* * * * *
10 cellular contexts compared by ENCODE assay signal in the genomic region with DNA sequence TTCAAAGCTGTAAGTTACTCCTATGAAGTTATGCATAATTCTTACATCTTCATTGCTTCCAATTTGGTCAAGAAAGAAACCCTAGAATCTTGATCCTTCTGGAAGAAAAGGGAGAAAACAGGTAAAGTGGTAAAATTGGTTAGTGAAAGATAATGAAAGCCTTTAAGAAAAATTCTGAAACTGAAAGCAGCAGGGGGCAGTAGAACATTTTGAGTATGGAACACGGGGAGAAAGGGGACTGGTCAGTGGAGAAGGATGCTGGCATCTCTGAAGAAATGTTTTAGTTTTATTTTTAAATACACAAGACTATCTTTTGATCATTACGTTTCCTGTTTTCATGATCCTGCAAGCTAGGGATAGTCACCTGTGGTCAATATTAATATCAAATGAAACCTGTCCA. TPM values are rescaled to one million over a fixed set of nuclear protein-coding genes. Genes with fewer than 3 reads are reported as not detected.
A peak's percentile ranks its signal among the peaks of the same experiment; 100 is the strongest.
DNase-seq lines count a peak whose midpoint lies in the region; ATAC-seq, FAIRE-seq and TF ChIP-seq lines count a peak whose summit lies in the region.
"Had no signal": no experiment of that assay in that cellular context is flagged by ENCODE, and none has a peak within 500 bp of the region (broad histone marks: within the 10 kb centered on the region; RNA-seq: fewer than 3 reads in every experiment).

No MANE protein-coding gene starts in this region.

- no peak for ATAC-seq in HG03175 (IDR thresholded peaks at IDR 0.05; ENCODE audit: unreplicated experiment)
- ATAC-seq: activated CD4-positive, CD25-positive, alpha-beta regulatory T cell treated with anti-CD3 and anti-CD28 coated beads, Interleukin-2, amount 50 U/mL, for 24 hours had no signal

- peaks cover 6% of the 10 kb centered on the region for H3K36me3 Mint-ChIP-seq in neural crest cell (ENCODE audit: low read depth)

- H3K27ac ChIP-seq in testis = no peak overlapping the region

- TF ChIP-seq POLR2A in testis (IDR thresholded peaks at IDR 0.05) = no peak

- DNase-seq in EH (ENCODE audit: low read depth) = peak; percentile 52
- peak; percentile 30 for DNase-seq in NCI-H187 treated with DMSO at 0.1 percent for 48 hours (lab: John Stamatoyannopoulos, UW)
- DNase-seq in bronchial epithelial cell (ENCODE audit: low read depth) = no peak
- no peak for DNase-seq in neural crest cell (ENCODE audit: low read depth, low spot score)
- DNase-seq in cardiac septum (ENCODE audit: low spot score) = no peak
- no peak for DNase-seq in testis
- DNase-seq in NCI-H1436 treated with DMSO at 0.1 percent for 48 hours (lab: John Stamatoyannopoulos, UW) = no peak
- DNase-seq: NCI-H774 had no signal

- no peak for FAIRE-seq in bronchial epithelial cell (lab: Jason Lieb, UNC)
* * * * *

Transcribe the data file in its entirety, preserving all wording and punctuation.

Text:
10 cellular contexts compared by ENCODE assay signal in the genomic region with DNA sequence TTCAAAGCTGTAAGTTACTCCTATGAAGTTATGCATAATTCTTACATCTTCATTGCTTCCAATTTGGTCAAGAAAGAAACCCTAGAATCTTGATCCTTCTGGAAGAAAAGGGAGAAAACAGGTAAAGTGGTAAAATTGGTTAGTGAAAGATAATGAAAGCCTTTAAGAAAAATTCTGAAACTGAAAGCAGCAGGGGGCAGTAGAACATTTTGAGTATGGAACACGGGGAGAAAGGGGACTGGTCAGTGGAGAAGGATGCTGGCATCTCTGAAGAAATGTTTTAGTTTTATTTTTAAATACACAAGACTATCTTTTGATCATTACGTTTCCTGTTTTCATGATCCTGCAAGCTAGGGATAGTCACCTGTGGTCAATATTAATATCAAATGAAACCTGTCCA. TPM values are rescaled to one million over a fixed set of nuclear protein-coding genes. Genes with fewer than 3 reads are reported as not detected.
A peak's percentile ranks its signal among the peaks of the same experiment; 100 is the strongest.
DNase-seq lines count a peak whose midpoint lies in the region; ATAC-seq, FAIRE-seq and TF ChIP-seq lines count a peak whose summit lies in the region.
"Had no signal": no experiment of that assay in that cellular context is flagged by ENCODE, and none has a peak within 500 bp of the region (broad histone marks: within the 10 kb centered on the region; RNA-seq: fewer than 3 reads in every experiment).

No MANE protein-coding gene starts in this region.

- no peak for ATAC-seq in HG03175 (IDR thresholded peaks at IDR 0.05; ENCODE audit: unreplicated experiment)
- ATAC-seq: activated CD4-positive, CD25-positive, alpha-beta regulatory T cell treated with anti-CD3 and anti-CD28 coated beads, Interleukin-2, amount 50 U/mL, for 24 hours had no signal

- peaks cover 6% of the 10 kb centered on the region for H3K36me3 Mint-ChIP-seq in neural crest cell (ENCODE audit: low read depth)

- H3K27ac ChIP-seq in testis = no peak overlapping the region

- TF ChIP-seq POLR2A in testis (IDR thresholded peaks at IDR 0.05) = no peak

- DNase-seq in EH (ENCODE audit: low read depth) = peak; percentile 52
- peak; percentile 30 for DNase-seq in NCI-H187 treated with DMSO at 0.1 percent for 48 hours (lab: John Stamatoyannopoulos, UW)
- DNase-seq in bronchial epithelial cell (ENCODE audit: low read depth) = no peak
- no peak for DNase-seq in neural crest cell (ENCODE audit: low read depth, low spot score)
- DNase-seq in cardiac septum (ENCODE audit: low spot score) = no peak
- no peak for DNase-seq in testis
- DNase-seq in NCI-H1436 treated with DMSO at 0.1 percent for 48 hours (lab: John Stamatoyannopoulos, UW) = no peak
- DNase-seq: NCI-H774 had no signal

- no peak for FAIRE-seq in bronchial epithelial cell (lab: Jason Lieb, UNC)